Search Follow us on Facebook
Apr 1, 2021

Extreme winter weather leads to higher-than-normal electric bills

Extreme winter weather leads to higher-than-normal electric bills

Spring has arrived, and we are enjoying the greening landscape and warmer temperatures. But the effects of February’s extreme cold weather, which caused a record demand for electricity, are still lingering. That record use, combined with skyrocketing fuel costs for electricity production, means that you are likely seeing higher-than-normal electric bills.

The long stretch of frigid temperatures caused increased electricity usage across much of Arkansas, Texas and the Midwest for about five straight days. The demand for electricity was met for Arkansas’ electric cooperative members with only a small, limited (less than 6,000 members at one time) curtailment, despite the dire situation that other states experienced. On Feb. 14, Arkansas Electric Cooperative Corporation (AECC), the wholesale power supplier for our co-op and 16 others within the state, asked the state’s electric co-ops to voluntarily limit the use of electric service immediately and through Feb. 17.

Because of the soaring demand for natural gas, prices skyrocketed as supplies grew tight. The unusually high cost of natural gas used to generate electricity was the primary driver behind the higher-than-normal electric bills many members are receiving. Although AECC has a diverse mix of generation supplies to help lower fuel costs, a large portion of its wholesale power generation comes from natural gas. On Feb. 16, natural gas that was priced at $1.98/MMBtu rose to approximately $220/MMBtu. The total additional wholesale generation fuel costs for Arkansas’ electric cooperatives for the month of February were about $93 million above normal.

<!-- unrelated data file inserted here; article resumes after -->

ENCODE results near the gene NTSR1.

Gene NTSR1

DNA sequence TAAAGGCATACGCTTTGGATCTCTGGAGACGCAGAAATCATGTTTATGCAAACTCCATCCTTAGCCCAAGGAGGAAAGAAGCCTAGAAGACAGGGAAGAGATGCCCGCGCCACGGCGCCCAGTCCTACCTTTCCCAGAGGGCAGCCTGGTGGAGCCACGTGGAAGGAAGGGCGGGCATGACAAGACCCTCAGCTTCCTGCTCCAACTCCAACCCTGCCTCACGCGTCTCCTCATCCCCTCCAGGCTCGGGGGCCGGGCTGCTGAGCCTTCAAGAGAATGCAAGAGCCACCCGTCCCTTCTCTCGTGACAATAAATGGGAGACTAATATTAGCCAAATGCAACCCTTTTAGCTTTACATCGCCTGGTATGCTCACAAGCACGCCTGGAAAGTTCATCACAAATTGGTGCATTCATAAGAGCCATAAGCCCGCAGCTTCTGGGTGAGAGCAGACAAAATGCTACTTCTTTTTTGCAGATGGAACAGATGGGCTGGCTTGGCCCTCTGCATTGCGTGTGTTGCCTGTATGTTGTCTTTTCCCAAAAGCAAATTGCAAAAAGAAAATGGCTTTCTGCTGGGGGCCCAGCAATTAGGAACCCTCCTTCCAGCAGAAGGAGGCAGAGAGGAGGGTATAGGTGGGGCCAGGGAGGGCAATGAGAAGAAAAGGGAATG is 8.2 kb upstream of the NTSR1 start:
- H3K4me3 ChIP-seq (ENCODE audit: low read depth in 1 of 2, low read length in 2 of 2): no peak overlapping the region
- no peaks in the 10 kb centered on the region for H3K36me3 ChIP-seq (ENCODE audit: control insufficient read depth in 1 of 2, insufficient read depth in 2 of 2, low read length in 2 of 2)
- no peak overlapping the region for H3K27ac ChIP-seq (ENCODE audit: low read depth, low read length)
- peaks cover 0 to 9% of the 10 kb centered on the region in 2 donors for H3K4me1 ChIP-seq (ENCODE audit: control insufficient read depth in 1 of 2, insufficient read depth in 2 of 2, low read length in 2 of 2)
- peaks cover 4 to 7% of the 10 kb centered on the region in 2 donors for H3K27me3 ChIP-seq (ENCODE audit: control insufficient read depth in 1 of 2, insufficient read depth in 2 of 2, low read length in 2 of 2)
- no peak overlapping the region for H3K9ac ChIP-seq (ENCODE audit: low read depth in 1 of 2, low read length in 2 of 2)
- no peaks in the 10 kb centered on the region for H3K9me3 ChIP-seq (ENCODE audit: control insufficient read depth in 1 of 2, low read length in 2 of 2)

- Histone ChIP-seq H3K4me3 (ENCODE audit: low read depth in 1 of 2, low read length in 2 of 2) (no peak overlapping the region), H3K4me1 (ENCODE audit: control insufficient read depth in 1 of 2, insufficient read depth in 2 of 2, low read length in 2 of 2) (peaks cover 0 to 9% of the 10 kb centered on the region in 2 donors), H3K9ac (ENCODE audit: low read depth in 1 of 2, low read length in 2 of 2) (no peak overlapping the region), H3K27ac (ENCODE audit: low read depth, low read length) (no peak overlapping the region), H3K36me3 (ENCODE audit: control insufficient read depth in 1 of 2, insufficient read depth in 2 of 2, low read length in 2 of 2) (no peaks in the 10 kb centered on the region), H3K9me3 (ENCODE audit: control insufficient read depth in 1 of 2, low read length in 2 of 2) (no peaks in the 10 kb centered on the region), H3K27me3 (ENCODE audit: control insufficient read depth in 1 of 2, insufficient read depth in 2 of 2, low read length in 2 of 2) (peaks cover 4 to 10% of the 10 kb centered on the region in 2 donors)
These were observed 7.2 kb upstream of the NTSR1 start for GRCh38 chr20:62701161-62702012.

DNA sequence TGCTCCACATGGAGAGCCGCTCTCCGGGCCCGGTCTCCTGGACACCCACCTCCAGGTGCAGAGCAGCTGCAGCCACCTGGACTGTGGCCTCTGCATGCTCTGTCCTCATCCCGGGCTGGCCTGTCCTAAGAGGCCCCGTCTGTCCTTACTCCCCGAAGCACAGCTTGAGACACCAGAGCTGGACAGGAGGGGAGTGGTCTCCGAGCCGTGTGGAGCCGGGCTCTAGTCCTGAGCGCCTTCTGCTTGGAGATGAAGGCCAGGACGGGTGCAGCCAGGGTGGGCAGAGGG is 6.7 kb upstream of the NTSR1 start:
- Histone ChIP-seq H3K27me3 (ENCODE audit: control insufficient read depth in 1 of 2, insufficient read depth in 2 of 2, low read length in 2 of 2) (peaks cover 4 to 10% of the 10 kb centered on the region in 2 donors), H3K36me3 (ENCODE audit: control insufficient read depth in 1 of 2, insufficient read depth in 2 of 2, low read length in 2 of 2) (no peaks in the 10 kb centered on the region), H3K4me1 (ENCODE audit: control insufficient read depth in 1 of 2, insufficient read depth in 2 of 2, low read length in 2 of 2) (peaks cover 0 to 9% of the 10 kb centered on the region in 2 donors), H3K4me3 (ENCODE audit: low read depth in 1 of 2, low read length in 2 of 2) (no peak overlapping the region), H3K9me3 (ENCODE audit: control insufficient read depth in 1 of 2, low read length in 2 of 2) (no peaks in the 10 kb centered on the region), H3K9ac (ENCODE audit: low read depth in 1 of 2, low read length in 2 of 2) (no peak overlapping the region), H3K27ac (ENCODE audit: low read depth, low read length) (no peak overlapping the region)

To help minimize the fuel cost impact, AECC’s board of directors approved a plan to recover these costs on member bills over the next nine months. These costs are part of the fuel adder on members’ electric bills. As a not-for-profit organization, you can rest assured that your local electric cooperative never profits from a members’ added burden. By law, a fuel adder must go directly toward recovering the actual incremental costs of fuel and purchased wholesale energy from AECC.

While we cannot control the weather, we can help you find ways to keep your electricity costs down by making energy-saving improvements to your homes and businesses. It takes working together to make the best use of resources. In addition, Petit Jean Electric Cooperative is always willing to work with members to make payment arrangements. As your local electric cooperative, we do everything in our power to provide safe, reliable electricity and service to you.

IMAGE CAPTION: The Thomas B. Fitzhugh Generating Station operated on fuel oil reserves at the peak of the severe winter temperatures to shield electric cooperative members from skyrocketing natural gas costs.

‹ Back to News